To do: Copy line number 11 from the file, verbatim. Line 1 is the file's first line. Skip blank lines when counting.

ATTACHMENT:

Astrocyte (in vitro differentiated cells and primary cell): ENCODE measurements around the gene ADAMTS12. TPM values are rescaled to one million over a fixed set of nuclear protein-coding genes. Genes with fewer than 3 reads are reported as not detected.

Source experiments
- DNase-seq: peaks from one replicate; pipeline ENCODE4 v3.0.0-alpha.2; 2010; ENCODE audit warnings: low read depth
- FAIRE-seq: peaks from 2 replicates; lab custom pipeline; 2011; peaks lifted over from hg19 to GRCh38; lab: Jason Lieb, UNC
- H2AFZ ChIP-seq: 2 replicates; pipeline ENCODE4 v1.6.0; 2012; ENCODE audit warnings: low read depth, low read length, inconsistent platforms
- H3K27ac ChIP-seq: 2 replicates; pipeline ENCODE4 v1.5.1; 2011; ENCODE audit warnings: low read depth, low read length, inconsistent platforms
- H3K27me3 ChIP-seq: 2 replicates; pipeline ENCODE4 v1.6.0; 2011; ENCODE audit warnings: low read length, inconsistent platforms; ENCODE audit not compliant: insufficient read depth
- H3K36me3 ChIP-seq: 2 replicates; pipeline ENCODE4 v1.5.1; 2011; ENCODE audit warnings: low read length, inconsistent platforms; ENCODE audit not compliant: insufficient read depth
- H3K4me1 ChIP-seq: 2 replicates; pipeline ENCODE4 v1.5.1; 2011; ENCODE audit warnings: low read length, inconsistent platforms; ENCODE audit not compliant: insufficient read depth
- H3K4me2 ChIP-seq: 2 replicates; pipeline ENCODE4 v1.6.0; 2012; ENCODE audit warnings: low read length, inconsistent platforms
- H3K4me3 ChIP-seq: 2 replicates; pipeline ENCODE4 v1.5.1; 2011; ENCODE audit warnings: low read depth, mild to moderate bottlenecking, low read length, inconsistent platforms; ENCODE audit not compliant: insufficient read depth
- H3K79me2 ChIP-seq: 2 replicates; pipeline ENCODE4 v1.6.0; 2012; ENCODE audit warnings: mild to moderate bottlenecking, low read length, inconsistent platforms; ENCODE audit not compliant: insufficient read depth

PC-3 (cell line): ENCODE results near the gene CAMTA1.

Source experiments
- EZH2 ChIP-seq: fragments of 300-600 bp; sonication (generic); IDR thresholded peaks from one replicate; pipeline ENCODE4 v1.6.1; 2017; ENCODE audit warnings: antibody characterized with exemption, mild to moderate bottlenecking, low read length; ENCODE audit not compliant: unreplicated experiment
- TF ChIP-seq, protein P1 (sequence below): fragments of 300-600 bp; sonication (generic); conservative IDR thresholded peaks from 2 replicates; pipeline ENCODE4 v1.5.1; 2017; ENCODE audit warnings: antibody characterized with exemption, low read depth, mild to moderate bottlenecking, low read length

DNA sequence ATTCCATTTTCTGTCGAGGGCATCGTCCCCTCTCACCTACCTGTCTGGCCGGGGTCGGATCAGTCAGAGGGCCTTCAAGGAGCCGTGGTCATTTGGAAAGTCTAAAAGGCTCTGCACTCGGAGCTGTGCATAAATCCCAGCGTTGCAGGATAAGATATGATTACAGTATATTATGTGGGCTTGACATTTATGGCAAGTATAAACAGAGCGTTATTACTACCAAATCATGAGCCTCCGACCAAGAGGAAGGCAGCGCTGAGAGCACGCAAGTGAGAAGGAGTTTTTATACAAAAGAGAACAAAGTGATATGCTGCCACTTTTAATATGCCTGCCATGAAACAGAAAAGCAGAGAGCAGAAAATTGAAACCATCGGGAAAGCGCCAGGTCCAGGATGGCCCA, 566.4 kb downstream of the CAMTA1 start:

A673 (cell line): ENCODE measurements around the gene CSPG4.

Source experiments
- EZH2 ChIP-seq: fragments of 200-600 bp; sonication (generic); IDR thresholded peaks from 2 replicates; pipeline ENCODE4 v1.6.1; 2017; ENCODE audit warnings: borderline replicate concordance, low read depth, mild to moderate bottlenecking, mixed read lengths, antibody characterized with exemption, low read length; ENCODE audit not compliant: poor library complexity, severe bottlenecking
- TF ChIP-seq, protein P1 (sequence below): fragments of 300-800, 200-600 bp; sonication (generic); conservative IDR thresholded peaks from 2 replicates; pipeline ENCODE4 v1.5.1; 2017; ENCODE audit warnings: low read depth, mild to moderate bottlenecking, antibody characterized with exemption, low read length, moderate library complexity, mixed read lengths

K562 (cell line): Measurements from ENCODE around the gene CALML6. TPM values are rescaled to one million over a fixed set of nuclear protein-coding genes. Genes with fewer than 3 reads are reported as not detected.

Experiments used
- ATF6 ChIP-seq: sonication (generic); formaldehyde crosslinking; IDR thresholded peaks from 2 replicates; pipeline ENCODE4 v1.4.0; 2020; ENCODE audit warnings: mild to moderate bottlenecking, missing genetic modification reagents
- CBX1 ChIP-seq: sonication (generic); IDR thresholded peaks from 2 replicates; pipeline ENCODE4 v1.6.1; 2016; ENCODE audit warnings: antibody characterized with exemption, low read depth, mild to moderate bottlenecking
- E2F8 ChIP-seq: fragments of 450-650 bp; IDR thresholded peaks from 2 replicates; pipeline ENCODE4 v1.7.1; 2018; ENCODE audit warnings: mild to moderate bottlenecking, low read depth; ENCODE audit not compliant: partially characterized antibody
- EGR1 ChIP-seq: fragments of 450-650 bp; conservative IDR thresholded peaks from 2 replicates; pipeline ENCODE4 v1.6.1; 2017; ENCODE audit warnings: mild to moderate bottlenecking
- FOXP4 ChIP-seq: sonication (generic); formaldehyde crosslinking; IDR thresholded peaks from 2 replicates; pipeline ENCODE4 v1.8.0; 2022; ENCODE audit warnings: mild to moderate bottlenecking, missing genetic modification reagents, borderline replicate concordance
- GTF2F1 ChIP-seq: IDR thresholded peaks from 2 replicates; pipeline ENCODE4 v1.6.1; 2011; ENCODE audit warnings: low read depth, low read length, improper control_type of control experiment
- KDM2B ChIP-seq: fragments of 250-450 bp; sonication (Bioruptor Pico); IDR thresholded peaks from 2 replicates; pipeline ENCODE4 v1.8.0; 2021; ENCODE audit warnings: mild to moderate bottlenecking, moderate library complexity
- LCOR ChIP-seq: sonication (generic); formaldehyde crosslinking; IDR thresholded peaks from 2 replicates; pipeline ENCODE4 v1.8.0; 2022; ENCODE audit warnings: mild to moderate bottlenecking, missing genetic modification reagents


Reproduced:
- H3K4me3 ChIP-seq: 2 replicates; pipeline ENCODE4 v1.5.1; 2011; ENCODE audit warnings: low read depth, mild to moderate bottlenecking, low read length, inconsistent platforms; ENCODE audit not compliant: insufficient read depth